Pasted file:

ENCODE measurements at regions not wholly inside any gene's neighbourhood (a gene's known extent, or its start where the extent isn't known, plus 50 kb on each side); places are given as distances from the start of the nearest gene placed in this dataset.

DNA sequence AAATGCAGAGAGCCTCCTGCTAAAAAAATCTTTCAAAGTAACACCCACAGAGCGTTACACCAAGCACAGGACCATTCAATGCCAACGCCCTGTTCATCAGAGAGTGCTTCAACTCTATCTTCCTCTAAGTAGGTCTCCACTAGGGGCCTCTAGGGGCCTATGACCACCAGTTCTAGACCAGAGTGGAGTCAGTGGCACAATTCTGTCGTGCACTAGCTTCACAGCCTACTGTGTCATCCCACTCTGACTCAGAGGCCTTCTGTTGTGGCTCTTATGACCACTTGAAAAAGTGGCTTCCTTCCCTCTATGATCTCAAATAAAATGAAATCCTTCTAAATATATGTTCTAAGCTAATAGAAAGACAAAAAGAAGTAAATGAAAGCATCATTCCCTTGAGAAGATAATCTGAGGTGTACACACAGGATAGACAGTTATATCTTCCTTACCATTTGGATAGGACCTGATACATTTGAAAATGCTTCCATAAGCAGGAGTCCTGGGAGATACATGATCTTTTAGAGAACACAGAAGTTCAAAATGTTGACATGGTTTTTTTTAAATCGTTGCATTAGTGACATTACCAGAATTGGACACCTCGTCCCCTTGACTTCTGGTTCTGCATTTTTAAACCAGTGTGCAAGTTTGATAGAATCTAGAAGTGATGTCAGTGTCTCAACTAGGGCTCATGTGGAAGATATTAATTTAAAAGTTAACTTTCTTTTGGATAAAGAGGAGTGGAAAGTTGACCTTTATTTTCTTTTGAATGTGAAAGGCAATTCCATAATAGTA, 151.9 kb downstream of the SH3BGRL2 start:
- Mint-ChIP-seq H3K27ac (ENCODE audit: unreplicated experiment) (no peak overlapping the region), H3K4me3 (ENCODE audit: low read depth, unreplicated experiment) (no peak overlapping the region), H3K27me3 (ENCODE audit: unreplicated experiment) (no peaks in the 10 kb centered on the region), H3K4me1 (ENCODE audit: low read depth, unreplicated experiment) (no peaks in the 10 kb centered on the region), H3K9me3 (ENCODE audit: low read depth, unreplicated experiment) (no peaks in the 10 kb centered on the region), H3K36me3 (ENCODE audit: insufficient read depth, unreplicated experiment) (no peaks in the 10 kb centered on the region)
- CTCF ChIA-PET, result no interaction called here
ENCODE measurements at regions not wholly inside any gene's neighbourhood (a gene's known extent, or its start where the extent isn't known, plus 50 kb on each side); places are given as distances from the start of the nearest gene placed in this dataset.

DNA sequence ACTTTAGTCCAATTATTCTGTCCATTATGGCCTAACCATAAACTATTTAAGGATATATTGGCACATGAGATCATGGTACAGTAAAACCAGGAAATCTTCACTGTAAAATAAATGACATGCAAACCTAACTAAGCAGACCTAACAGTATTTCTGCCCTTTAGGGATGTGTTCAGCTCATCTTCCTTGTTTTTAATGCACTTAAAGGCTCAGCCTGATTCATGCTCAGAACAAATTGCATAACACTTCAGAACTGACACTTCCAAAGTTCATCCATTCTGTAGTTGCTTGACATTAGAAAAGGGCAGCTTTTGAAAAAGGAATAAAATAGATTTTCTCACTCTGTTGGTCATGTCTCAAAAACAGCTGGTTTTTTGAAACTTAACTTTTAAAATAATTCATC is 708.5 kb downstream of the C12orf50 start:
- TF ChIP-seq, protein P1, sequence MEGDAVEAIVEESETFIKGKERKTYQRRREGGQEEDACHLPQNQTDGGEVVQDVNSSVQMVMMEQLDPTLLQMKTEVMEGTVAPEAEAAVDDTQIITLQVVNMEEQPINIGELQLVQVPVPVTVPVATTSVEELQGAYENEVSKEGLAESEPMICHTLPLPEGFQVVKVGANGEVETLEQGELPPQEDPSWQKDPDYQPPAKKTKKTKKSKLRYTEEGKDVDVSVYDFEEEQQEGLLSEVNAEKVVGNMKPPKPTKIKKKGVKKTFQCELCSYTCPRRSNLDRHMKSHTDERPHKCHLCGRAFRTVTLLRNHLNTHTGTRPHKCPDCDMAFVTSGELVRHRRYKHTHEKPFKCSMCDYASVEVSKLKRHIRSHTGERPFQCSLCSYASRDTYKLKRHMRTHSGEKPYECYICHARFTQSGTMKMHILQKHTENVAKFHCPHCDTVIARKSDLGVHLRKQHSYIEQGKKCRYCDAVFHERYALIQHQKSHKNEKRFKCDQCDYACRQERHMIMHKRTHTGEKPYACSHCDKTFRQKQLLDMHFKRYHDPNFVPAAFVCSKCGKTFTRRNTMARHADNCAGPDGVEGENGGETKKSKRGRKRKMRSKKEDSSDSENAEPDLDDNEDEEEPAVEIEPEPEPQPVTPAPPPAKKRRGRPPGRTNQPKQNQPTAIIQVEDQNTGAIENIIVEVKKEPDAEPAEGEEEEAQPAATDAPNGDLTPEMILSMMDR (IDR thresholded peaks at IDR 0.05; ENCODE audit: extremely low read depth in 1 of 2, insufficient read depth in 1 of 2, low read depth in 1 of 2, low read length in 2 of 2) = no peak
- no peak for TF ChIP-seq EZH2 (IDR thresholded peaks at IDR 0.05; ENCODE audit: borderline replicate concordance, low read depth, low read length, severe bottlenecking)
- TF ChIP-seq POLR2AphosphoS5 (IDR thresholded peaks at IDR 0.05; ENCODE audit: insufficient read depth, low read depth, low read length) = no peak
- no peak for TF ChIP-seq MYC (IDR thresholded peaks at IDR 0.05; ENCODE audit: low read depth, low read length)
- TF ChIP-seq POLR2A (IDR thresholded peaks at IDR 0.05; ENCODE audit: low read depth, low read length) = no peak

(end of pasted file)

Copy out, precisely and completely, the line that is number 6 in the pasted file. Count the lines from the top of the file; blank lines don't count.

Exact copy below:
DNA sequence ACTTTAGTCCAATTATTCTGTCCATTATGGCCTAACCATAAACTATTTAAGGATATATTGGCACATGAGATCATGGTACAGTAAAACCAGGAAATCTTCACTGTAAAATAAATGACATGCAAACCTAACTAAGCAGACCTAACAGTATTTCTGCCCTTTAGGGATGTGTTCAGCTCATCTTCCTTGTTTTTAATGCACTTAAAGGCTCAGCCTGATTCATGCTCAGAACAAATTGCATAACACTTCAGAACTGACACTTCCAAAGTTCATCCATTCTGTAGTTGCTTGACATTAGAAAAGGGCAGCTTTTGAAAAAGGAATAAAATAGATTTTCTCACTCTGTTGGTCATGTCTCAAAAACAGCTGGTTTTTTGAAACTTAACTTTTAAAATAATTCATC is 708.5 kb downstream of the C12orf50 start: